It is my understanding that the two best ways to slow the cyclic rate of a blowback system is to increase the stroke or increase the mass of the bolt group. Because of the mechanism it would be challenging to increase the stroke of the Colt blowback system. It would be possible with some machine work done to the bolt group, but the amount of slowing of the bolt group would be minimal compared to adding mass. The first link goes into that quite a bit. If you are limited by having the carbine buffer tube staked on, then the second link has information as what you can do with the carbine length receiver extension. The member "amphibian" in the second link has quite a bit of research that has has done on his website which is the second link.
While a stronger spring will ease the the energy of the buffer striking the end of the receiver extension, the addition energy that the stronger spring absorbs will drive to bolt back into battery, speeding up the cyclic rate. The flat wire spring does a much better job at having enough strength to strip the top round out of a full magazine while slowing the cyclic rate.
The "ramped" 9mm bolt has the same profile on the bottom of the bolt as a rifle caliber carrier on the bottom that cocks the hammer. Colt chose to not ramp the bolt to slow cyclic rate. The problem is the mechanical advantage puts extra stress on the hammer pin. The pin can break, but the gun will still run. The pin being broken makes the pin at an angle which will enlarge the hammer pin hole in the expensive registered receiver. Colt did start to use stainless steel pins as they were not as brittle as the standard steel pins. KNS makes fire control that ties the hammer pin to the trigger pin to try and relieve some of the stress. I would highly recommend the KNS pin system for any M16 RR. Even more so with a 9mm blowback system.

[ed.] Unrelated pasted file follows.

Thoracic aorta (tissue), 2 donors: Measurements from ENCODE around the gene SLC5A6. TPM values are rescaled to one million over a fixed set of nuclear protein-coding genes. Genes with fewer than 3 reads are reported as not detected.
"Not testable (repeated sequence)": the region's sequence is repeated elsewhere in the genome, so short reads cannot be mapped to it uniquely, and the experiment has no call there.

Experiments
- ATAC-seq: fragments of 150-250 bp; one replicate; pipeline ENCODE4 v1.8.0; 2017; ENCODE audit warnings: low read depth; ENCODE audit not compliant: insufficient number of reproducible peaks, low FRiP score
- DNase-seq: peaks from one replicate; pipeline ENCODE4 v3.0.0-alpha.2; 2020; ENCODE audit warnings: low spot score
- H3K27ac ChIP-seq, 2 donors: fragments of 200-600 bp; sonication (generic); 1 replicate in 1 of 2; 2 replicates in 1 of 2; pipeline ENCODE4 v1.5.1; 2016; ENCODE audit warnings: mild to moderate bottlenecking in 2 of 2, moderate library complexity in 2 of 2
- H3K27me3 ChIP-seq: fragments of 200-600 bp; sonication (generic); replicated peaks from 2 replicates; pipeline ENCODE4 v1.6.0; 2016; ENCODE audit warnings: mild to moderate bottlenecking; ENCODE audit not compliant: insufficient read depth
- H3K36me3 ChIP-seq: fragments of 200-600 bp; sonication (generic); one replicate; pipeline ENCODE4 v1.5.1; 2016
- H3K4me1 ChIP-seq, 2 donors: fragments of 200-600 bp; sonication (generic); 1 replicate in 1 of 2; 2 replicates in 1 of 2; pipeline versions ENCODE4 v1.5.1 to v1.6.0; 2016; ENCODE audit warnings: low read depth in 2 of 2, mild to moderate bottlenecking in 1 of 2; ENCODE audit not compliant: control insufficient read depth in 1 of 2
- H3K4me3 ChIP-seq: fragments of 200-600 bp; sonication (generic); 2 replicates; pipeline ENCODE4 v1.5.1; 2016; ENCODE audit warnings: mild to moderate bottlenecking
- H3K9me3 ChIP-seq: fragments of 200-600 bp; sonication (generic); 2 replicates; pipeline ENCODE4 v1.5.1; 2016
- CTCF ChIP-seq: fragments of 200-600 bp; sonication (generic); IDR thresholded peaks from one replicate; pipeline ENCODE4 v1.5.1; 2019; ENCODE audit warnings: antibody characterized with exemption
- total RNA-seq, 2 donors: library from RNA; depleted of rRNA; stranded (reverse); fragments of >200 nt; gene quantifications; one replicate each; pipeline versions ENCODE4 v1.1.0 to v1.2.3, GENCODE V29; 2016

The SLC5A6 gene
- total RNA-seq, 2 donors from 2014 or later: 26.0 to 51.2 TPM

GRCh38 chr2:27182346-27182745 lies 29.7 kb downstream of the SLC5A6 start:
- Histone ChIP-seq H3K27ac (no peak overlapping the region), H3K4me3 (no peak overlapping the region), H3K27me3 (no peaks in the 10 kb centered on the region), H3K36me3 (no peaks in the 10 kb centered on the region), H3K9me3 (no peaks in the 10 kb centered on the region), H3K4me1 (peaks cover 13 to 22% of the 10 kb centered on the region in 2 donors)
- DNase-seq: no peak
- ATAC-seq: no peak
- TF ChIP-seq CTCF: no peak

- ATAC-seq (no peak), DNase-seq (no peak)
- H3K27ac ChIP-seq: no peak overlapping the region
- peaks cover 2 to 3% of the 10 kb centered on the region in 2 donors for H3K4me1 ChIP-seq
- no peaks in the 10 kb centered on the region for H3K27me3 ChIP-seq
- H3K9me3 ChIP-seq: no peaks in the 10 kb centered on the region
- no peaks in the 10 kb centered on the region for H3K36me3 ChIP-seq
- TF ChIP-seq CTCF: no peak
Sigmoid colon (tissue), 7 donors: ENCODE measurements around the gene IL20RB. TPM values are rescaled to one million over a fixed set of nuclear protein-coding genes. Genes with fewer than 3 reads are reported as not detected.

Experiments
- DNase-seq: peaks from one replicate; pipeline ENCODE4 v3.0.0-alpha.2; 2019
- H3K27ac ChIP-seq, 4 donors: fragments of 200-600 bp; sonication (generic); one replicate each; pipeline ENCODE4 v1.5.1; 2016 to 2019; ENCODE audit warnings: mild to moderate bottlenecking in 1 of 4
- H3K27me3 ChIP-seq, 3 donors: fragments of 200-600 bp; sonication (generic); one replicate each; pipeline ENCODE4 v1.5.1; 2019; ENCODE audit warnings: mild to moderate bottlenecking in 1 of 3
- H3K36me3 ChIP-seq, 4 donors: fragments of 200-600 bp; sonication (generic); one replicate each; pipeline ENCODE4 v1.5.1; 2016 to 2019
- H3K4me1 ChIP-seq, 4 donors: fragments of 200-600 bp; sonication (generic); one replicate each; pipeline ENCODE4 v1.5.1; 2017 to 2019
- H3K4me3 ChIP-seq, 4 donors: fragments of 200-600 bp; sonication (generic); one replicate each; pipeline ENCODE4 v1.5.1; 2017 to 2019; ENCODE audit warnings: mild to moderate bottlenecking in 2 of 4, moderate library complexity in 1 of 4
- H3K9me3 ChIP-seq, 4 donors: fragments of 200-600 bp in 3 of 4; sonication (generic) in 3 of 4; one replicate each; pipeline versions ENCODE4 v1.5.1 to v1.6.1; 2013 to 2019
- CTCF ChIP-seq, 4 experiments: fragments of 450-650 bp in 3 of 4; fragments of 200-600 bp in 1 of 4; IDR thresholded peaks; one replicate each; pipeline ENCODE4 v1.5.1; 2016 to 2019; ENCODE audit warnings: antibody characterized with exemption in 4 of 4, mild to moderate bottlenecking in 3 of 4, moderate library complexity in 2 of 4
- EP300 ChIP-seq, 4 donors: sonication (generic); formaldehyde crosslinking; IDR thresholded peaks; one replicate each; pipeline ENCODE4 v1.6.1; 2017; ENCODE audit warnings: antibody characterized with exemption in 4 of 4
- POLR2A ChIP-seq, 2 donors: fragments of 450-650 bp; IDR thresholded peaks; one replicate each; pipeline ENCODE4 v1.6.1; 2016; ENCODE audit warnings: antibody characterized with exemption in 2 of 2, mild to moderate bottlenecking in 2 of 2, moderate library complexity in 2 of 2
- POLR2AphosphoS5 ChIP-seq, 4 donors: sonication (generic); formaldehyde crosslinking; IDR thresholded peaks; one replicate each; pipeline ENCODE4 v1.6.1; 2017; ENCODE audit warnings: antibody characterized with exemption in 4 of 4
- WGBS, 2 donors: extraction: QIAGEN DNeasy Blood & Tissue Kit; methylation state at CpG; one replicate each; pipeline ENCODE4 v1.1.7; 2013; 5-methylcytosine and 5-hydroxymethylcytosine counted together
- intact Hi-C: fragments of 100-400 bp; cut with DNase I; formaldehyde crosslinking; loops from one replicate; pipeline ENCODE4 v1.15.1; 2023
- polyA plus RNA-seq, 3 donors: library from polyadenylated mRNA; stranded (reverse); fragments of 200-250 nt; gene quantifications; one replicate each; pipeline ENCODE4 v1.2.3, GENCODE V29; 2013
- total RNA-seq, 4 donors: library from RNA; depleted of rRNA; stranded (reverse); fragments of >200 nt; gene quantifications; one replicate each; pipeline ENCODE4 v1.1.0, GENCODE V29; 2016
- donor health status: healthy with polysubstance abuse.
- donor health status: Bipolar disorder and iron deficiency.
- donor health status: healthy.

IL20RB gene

There is also a steel weight pinned into the back of the Colt bolt. Several manufacturers, including Colt, offers a replacement tungsten weight for the 9mm Colt blowback bolt. The tungsten weight can reduce the cyclic rate about as much as ramping the 9mm bolt increases cyclic rate. I had a configuration that would not run with a ramped bolt without a tungsten weight.
Good luck with slowing down your friends 9mm M16. I don't know what your friend has in his collection but the Colt 9mm blowback system is harder on the lower than the rifle caliber systems. Some manufacturers converted Colt SP-1 9mm carbines to M16 RRs. Colt did have a run of M16 SMGs just before the NFA registry cut off. Since there are only 100 M16 RRs in the registry and most of those were purchased by Police Departments, the Colt SMG guns are quite a collectors item. If your friend's gun is a SP-1 9mm, I would pull the magwell blocks and use the https://www.meanarms.com/products/detail/endomag-9mm
Endomag system. Then the gun could be used for lots of other calibers.